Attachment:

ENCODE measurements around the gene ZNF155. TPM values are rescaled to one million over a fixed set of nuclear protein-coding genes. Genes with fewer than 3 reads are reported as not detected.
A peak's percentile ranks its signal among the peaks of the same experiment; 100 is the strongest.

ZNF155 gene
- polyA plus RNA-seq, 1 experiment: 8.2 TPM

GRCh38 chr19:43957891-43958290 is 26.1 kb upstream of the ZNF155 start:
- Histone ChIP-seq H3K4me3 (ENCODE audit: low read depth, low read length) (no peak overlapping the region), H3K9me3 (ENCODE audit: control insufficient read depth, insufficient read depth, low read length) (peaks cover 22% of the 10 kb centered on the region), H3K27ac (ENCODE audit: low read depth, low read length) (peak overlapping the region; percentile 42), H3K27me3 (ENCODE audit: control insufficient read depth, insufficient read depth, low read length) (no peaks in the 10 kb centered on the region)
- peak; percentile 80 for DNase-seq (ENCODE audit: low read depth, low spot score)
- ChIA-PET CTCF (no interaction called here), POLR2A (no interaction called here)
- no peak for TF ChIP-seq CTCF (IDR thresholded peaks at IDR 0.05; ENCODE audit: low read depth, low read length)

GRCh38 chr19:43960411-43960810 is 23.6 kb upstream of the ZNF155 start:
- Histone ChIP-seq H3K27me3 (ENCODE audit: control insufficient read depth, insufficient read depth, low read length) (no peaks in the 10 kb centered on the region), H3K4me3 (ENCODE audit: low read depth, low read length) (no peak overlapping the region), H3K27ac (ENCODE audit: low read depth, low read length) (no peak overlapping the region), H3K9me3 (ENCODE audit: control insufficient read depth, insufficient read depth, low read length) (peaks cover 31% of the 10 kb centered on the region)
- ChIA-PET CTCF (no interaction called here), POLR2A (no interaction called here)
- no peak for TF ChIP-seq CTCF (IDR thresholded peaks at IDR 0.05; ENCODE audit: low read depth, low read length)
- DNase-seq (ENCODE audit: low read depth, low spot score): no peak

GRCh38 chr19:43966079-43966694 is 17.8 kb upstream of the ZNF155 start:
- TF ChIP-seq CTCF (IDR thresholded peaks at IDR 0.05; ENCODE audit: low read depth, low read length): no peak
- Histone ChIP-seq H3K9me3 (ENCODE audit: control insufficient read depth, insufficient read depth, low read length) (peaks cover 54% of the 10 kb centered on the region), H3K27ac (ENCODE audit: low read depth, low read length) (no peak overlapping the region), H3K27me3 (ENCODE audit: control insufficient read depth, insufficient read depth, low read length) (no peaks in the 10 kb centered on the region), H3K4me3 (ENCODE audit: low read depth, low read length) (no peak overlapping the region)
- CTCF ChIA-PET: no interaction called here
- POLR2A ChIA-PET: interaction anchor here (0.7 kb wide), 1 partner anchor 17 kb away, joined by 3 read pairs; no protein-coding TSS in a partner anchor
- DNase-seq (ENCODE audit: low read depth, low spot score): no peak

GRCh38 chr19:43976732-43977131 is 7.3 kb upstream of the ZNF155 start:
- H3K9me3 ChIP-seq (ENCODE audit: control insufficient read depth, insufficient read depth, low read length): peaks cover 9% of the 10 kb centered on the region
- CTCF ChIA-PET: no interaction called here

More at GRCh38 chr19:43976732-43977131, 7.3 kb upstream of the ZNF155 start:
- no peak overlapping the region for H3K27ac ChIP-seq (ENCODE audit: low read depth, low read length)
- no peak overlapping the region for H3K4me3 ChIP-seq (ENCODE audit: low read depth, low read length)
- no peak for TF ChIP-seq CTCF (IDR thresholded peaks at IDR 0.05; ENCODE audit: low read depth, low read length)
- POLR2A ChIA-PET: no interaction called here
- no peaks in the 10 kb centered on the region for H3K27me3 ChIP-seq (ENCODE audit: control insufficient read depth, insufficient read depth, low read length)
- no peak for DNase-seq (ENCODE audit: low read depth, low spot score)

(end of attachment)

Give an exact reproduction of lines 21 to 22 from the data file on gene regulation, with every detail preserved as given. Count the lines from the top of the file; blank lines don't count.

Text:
GRCh38 chr19:43976732-43977131 is 7.3 kb upstream of the ZNF155 start:
- H3K9me3 ChIP-seq (ENCODE audit: control insufficient read depth, insufficient read depth, low read length): peaks cover 9% of the 10 kb centered on the region